A man in a green shirt is at the mic, with a red guitar slung low on his hips. There are several other band members on the stage. This is a screenshot of the comic The Archies.

Last Week’s Comics 5/31/2017

A steeple of a church, beset by carrion birds and lit from behind by a yellow sun. The text along the bottom reads "Redneck" Redneck # 2

(Image Comics – Writer: Donny Cates, Artist: Lisandro Estherren)

“Once upon a time,” the narrator states, “if one of our own was killed, facts and reason be damned, we would ride in that town. And for fear of not killing the right one, we would just kill everyone.” It’s a vampire code that seems to have served the undead well. Redneck is the story of the Bowman family. They’ve been living a relatively quiet life (for a pack of blood sucking vampires) in the heart of Texas for decades. They live off cow blood behind a Texas barbecue. Donny Cates, Lisandro Estherren and colorist Dee Cunniffe deliver a damn tense second issue. It’s the day after Bartlett’s vengeance fueled attack on Father Landry and the town of Sulphur Springs.

 

Redneck # 2 expands upon the Bowman’s living situation and introduces two humans that work for them – Phil and Evil. They bury Slap’s burnt remains and remove one of his teeth – an apparent memento for Slap’s father, JV. In the meantime, JV asks Bartlett if he killed Landry, but Bartlett hadn’t let that side of himself go in a long time – he was chock full of savage bloodlust and his higher brain functions were tossed to the side.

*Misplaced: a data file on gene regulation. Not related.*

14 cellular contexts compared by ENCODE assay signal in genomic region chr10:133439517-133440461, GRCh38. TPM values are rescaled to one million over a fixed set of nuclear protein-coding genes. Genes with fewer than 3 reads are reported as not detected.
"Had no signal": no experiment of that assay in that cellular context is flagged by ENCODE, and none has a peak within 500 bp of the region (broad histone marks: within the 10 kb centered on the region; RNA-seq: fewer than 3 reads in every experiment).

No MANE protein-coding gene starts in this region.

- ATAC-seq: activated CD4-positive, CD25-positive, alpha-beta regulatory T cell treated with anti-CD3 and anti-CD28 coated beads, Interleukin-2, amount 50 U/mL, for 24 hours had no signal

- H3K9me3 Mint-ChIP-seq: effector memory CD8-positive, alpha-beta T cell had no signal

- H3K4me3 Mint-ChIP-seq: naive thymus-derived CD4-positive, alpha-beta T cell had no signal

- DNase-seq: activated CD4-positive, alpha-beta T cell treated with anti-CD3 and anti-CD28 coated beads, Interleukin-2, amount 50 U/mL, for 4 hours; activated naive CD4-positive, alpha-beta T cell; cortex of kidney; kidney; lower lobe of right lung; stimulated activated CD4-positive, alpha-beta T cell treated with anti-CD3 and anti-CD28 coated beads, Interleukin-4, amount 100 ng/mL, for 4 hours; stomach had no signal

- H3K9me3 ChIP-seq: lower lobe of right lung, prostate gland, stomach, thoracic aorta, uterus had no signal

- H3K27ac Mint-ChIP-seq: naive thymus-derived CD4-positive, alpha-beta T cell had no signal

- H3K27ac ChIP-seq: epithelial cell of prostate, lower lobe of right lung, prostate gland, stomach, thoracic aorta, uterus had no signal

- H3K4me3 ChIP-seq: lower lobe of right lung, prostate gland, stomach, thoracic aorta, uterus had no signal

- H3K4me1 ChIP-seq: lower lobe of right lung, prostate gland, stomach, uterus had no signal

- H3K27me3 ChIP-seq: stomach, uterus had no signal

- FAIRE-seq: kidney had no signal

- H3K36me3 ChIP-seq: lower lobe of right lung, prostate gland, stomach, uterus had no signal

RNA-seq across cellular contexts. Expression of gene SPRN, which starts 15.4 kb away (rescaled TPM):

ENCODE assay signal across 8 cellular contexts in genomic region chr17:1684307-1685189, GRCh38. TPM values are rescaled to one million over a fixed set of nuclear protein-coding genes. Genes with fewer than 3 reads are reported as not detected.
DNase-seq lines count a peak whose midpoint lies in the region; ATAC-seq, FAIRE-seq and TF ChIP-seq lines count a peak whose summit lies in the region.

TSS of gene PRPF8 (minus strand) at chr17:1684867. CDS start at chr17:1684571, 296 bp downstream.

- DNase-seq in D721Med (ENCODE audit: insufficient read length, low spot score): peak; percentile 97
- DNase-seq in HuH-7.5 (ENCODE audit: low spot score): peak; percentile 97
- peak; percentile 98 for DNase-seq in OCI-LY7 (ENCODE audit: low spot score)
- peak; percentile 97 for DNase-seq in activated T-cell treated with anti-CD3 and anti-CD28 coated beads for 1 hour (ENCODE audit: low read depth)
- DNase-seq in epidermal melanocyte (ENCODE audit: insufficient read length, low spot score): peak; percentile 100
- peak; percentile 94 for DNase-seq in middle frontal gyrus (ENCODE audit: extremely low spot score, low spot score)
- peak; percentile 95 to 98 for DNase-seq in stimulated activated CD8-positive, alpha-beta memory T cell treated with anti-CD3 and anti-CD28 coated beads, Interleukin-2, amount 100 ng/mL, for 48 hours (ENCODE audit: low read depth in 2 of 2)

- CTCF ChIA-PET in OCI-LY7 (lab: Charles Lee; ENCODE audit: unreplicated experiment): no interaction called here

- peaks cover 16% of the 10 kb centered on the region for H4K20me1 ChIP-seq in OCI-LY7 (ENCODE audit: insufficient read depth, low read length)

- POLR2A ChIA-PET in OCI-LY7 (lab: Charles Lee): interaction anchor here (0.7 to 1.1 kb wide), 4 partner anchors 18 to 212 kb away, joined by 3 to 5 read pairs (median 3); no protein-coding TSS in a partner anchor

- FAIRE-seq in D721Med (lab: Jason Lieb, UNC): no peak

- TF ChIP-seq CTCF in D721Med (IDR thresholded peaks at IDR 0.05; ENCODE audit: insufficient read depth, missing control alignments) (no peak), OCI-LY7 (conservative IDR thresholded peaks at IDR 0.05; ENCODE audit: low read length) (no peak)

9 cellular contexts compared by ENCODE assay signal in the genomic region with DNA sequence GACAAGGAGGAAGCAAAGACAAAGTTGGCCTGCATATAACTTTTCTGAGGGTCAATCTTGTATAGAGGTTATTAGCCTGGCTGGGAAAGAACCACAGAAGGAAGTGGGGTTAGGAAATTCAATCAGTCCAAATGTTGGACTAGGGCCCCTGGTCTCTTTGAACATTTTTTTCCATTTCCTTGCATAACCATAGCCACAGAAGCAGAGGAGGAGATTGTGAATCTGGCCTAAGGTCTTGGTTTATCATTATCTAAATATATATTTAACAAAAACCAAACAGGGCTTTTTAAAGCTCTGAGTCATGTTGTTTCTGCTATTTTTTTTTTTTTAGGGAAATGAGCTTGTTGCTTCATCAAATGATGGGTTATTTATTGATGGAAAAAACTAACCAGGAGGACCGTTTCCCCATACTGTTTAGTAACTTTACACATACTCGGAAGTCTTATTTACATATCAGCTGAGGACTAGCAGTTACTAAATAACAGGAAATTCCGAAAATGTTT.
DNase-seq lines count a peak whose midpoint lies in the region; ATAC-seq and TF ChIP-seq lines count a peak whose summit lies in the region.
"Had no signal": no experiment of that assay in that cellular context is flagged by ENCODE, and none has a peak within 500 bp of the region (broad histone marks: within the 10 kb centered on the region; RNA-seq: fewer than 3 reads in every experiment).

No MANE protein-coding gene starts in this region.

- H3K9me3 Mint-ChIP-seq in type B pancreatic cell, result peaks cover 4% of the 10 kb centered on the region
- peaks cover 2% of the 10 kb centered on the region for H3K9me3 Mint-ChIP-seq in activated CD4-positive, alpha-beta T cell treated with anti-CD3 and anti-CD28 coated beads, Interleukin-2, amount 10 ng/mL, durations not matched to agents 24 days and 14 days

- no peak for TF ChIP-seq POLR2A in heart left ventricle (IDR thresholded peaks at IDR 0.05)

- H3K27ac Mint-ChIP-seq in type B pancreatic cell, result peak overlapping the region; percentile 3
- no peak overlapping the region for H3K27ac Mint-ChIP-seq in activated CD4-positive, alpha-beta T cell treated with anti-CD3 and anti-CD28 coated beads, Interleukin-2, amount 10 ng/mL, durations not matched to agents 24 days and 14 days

Estherren and Cunliffe’s art and colors pace Cates’ script perfectly. Estherren uses a variety of angles and shadows to ratchet up the tension while Cunniffe washes the book over in a hot Texas haze. The pressure between the Bowmans and Landry builds to a literally explosive climax that promises nothing short of fire and blood.

Redneck feel like it has more in common with Southern Bastards and Criminal than it necessarily does with 30 Days of Night or The Strain. In the letter column, Cates promises some terrible things are on the horizon for these characters. As much as I dig Kim Newman and Paul McCaffrey’s Anno Dracula: Seven Days in Mayhem comic, Redneck is the kind of down and dirty vampire comic I’ve been craving and I can’t wait to see what kind of shit Cates rains on the Bowmans.

Archie fronts a band with a red guitar, in the back Betty and Veronia play musical instruments and the text across the top reads "The Archies"

The Archies One Shot

(Archie Comics – Writers: Alex Segura and Matthew Rosenberg, Artist: Joe Eisma)

The Archies is a classic Archie tale. While it clearly takes place in the “New Riverdale” continuity, the story follows the Archie archetype and it’s a hoot! Writers Alex Segura and Matt Rosenberg chronicled the Archie gang meeting punk legends in Archie Meets the Ramones last year, so a comic about The Archies is a perfect follow-up!

This issue serves as an origin for Archie’s titular band. In classic form, Jughead and Archie go to check out a new music club, The Jackpot. Strategically located between Riverdale, Midvale, Greendale and Midville. Jughead’s cousin runs the joint and gets Archie a gig. The only catch? Archie doesn’t have a band. What follows is a classic three act romp complete with Archie being a gigantic bonehead and Jughead still being his best pal.

Joe Eisma draws and iconic and energetic Riverdale Gang. His work is right up there with Fiona Staples, Erica Henderson, Veronica Fish and Derek Charm. Eisma’s storytelling during the live music scenes are fluid and exciting. There’s no music to read but the pages are kinetic. It’s a helluva lot of fun!

The original Archies were 1960s bubblegum pop inspired by The Monkees and the Lemon Pipers whereas the new version draws inspiration from Violent Femmes, Built to Spill, the Clash and the Vaselines. That said, it’s a classic Riverdale style story with some new trappings. Pick it up and enjoy!

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